Do we owe Wenger an apology?
The Arsenal camp has been split for years on Arsene Wenger - between the lovers and haters
Striding across the Wembley pitch at full-time, Arsene Wenger perhaps wasn’t as smug as he should (or could) have been. Yes, his Arsenal side squeaked over the line - through the fingers and legs of luckless Reading goalkeeper Adam Federici, as it were - but nonetheless with an FA Cup final appearance set for next month, the Gunners’ turnaround this season has been remarkable.
Relieved at his team’s victory, rather than the manner of it, Wenger kept a straight face as he applauded Arsenal’s fans, although a slight smirk appeared to spread across his expression when faced with the press soon after. That was as close as the Frenchman came to lording nine successive wins over all those who have doubted him.
And Wenger has not been short of such critics in recent years. Every disappointing Arsenal result has prompted fresh questions of the Frenchman’s stewardship, with ‘Wenger Out’ slogans scrawled in permanent marker across cardboard offcuts and held aloft by the club’s own fans. It’s a wonder ready-made protest banners and signs aren’t sold outside the Emirates Stadium, given the frequency of their appearance.
Of course, there is a section that still proclaims ‘In Arsene We Trust’ - by means of a permanent banner in the Clock End - but Arsenal had become a club divided by the recent tedium of Wenger’s tenure. Four place finishes were deemed unbefitting of a club once defined by their honors list, and Wenger bore the brunt of that zeitgeist.
Was he right all along?
But on the basis of the last two months Wenger is due an apology. What was once considered false wisdom now looks like genuine foresight. On a lot of things - including his assertion that his team would hit top form when their injury problems cleared - the Arsenal manager was right all along.
That’s not to say criticism angled his way wasn’t warranted. While contemporaries like Sir Alex Ferguson adapted tactically and philosophically to stay successful in the modern era, Wenger - to his strength and weakness - remained stubborn. His footballing principles produced stylish and attractive - but never winning - teams. Steadfast in his belief that his way was the right way, Wenger was left behind as Arsenal went nine years without a trophy.
Yet Arsenal’s resurgence this season has vindicated the Frenchman. Ignoring the ignominious Champions League exit to Monaco - an isolated brain-freeze of a result - the Gunners have been exceptional in 2015, winning nine straight games to become Chelsea’s last remaining challenger for Premier League supremacy.
Ten points adrift of leaders Chelsea with just six games left to play the Gunners almost certainly won’t win the Premier League, but the mere fact that such a discussion has been raised illustrates the extent of their development as a team this season. Their form since defeat to Monaco has come as a surprise to all, although perhaps not to Wenger.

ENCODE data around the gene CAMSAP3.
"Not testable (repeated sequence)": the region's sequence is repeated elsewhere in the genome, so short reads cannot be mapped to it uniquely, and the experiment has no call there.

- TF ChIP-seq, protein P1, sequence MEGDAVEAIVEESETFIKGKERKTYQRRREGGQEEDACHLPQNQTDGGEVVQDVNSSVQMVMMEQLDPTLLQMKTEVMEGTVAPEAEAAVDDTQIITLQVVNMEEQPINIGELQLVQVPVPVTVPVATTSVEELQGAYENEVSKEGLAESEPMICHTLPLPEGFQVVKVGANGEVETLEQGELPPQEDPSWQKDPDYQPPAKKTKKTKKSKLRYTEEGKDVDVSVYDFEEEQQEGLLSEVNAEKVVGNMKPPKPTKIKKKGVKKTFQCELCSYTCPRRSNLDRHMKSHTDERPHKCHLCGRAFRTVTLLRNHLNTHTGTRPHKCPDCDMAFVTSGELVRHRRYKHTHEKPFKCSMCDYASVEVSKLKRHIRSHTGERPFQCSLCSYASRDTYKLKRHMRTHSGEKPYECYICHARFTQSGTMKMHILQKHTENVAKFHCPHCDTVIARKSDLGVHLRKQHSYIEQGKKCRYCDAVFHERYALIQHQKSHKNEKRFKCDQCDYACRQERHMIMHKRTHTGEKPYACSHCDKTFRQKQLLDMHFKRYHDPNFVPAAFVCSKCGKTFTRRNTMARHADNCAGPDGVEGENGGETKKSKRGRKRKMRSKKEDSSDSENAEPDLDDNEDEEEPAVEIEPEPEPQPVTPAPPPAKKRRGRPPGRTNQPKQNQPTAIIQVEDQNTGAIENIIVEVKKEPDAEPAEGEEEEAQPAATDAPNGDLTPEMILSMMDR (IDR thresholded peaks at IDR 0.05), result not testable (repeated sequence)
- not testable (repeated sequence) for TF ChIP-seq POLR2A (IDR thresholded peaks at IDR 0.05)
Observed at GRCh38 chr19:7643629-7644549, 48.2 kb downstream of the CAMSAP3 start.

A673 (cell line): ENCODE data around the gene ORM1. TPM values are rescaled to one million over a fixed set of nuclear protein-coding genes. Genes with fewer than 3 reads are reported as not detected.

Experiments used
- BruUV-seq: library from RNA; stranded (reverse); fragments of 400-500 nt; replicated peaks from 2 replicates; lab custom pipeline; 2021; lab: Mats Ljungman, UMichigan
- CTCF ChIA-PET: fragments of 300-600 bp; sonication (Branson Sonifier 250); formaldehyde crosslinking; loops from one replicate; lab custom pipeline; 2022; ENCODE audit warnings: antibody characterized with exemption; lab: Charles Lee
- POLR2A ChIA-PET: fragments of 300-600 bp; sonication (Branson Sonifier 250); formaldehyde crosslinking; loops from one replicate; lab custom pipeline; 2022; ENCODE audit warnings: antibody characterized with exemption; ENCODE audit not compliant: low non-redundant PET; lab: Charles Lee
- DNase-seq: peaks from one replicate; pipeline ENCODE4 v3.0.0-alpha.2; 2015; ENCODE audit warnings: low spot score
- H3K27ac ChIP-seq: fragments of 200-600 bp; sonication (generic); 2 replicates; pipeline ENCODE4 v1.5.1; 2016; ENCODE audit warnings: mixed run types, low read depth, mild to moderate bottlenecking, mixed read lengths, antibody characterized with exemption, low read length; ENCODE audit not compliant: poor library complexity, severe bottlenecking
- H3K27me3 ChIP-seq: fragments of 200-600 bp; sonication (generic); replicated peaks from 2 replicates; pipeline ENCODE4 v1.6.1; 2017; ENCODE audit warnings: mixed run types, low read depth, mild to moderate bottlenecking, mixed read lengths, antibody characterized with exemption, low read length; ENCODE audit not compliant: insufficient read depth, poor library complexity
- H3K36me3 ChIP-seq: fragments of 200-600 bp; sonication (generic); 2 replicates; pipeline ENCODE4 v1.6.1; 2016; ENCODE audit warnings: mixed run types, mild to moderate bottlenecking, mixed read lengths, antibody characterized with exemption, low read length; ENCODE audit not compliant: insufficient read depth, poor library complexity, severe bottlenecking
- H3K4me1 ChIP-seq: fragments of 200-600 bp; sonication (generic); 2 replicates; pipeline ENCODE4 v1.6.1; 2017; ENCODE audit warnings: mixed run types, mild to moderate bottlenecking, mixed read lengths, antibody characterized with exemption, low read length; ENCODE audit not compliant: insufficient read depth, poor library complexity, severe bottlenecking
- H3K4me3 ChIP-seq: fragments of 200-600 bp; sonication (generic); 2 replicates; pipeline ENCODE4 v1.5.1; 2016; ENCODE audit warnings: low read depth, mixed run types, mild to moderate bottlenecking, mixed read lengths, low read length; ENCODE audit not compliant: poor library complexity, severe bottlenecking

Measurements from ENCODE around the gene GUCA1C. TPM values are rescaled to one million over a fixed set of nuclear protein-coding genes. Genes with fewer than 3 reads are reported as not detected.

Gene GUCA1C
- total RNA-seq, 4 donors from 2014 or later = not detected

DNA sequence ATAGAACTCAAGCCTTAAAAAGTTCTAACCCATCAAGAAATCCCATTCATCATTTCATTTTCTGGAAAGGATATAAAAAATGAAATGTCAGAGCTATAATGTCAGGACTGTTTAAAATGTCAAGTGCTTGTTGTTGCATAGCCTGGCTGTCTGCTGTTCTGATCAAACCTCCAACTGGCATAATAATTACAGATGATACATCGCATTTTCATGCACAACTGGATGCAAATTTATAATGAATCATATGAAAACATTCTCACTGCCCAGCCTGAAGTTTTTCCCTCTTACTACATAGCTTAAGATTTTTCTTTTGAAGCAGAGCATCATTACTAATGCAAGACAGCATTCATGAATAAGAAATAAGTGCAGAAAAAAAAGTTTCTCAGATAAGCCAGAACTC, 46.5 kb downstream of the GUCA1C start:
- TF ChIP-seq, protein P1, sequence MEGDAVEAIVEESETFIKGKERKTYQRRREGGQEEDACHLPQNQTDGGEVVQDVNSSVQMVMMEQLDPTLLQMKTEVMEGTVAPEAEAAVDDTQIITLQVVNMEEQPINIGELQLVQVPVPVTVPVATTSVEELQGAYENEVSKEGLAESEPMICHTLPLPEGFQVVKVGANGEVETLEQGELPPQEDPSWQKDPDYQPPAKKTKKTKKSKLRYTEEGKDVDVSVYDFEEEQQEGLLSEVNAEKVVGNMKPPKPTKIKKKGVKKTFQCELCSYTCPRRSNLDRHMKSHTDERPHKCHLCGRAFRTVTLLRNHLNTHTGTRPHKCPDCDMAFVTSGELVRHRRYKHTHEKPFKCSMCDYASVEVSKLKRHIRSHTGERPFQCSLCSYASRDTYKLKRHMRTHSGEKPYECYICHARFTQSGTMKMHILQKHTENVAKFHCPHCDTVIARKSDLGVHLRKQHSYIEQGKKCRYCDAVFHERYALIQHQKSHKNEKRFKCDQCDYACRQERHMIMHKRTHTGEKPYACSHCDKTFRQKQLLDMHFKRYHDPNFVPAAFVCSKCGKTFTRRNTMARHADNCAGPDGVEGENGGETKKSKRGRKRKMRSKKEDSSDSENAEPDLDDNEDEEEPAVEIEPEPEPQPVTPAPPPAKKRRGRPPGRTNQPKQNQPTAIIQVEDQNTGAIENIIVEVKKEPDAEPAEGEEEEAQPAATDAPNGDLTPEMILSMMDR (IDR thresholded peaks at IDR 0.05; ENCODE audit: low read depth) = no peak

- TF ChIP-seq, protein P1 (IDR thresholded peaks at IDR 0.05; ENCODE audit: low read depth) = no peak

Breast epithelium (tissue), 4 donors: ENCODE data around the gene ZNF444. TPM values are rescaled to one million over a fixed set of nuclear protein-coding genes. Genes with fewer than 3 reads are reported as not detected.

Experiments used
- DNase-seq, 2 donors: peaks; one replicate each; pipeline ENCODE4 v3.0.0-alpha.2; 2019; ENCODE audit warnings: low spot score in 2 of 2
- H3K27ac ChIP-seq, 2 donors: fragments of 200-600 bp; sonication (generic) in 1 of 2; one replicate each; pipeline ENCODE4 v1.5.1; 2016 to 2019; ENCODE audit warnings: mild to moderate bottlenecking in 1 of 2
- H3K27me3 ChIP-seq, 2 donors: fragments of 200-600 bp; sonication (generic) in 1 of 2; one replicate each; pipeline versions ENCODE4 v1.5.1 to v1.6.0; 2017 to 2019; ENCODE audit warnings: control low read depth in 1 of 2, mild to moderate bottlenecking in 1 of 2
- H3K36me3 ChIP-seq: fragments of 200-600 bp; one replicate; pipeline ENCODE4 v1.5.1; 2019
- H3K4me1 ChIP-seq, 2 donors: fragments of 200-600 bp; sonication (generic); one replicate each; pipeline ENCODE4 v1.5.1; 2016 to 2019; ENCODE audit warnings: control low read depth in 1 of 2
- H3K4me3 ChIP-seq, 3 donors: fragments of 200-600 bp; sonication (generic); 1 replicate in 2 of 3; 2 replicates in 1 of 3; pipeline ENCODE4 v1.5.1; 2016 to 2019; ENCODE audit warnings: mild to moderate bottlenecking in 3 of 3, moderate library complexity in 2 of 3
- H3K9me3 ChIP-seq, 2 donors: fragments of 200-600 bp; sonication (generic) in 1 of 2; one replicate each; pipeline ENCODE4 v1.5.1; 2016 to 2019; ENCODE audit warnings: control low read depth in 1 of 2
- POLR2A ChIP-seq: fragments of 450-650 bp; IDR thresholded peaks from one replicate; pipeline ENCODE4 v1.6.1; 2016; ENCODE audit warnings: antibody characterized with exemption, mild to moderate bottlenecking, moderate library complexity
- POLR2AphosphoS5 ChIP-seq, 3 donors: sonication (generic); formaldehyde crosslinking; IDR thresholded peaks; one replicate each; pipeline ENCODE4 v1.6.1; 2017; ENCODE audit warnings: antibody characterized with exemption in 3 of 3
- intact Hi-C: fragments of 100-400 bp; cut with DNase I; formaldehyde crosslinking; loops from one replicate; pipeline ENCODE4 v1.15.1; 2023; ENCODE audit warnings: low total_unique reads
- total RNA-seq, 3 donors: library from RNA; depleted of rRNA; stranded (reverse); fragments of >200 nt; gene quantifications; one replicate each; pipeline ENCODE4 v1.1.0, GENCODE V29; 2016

Rivals’ lofty spending
Under pressure to match his rivals’ lofty spending, Wenger always insisted Arsenal would be competitive once UEFA’s Financial Fair Play regulations took hold, levelling the transfer market playing field. Pay structures and recruitment strategies have been adapted somewhat, but the Gunners can once again operate at the top end of the market - as demonstrated by the capture of Alexis Sanchez and Mesut Ozil over the past two years.
Perhaps more importantly, the Gunners can now hold on to their best players. With much of the debt saddled on the club following the construction of the £390 million Emirates Stadium now paid off, Arsenal have handed bumper contracts to Aaron Ramsey, Olivier Giroud and Theo Walcott, whereas previously they would only have received such remuneration elsewhere.
Arsenal might have won Saturday’s FA Cup semi-final in typical Arsenal fashion - nearly botching what should have been a routine victory against second-tier opposition - but there’s something different about this Gunners team. They are no longer an archetypal Wenger team, but that’s what makes them a much stronger proposition this season.
Next month’s FA Cup final - where they will face Tim Sherwood’s Aston Villa - could prove something of a blow-out for the Gunners. Arsenal aren’t always comfortable with being tagged favorites, but their May date at Wembley will be a chance to underline just how far Wenger’s team has come this season.
But will they progress any further under Wenger? At 65-years-old he must be plotting an escape route, and this summer could present him with the ideal exit scenario. A second-place Premier League finish, coupled with FA Cup success for the second successive season, and Wenger could preserve his legacy by handing over a well-placed Arsenal team to someone like Jurgen Klopp this summer.
Next time a cardboard off-cut is held aloft at the Emirates, maybe it’ll have a groveling apology - or maybe even a tribute - to Wenger penned on it, rather than a call for his dismissal. Goodness knows he’s owed as much.